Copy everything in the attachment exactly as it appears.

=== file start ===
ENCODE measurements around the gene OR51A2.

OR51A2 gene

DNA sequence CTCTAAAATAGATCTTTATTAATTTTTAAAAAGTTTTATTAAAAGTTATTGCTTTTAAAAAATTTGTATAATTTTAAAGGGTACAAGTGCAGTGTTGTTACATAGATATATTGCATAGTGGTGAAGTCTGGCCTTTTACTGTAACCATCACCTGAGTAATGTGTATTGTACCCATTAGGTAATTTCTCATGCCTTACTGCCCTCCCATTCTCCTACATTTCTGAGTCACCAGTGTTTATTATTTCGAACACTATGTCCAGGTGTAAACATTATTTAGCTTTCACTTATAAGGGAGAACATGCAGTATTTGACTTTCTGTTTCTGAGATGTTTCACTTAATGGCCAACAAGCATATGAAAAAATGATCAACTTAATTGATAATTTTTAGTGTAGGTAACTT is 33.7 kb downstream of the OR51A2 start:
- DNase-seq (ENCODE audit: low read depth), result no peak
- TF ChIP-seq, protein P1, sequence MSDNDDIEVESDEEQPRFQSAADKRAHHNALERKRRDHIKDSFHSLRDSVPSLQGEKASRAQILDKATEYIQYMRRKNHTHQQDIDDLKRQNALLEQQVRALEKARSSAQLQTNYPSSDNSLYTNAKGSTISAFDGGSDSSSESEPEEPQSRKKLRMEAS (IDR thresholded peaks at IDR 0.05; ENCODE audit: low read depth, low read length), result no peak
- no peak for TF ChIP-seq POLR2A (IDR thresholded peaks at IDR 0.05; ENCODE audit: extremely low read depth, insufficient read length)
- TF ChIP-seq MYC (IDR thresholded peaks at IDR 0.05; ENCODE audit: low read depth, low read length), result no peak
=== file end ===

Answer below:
ENCODE measurements around the gene OR51A2.

OR51A2 gene

DNA sequence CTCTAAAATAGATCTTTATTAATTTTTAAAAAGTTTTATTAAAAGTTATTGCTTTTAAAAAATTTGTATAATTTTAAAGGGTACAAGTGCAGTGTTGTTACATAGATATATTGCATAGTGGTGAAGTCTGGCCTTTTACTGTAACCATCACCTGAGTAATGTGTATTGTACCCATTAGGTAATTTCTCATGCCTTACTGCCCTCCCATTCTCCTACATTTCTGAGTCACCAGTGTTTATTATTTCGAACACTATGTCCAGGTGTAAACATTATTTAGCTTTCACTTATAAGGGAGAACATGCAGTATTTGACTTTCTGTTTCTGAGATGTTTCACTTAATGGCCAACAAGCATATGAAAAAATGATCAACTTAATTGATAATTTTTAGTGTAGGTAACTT is 33.7 kb downstream of the OR51A2 start:
- DNase-seq (ENCODE audit: low read depth), result no peak
- TF ChIP-seq, protein P1, sequence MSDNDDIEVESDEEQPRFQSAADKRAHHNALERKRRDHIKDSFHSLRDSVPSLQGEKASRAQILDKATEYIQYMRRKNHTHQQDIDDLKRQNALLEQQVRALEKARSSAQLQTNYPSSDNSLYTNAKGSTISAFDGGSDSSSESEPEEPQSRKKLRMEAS (IDR thresholded peaks at IDR 0.05; ENCODE audit: low read depth, low read length), result no peak
- no peak for TF ChIP-seq POLR2A (IDR thresholded peaks at IDR 0.05; ENCODE audit: extremely low read depth, insufficient read length)
- TF ChIP-seq MYC (IDR thresholded peaks at IDR 0.05; ENCODE audit: low read depth, low read length), result no peak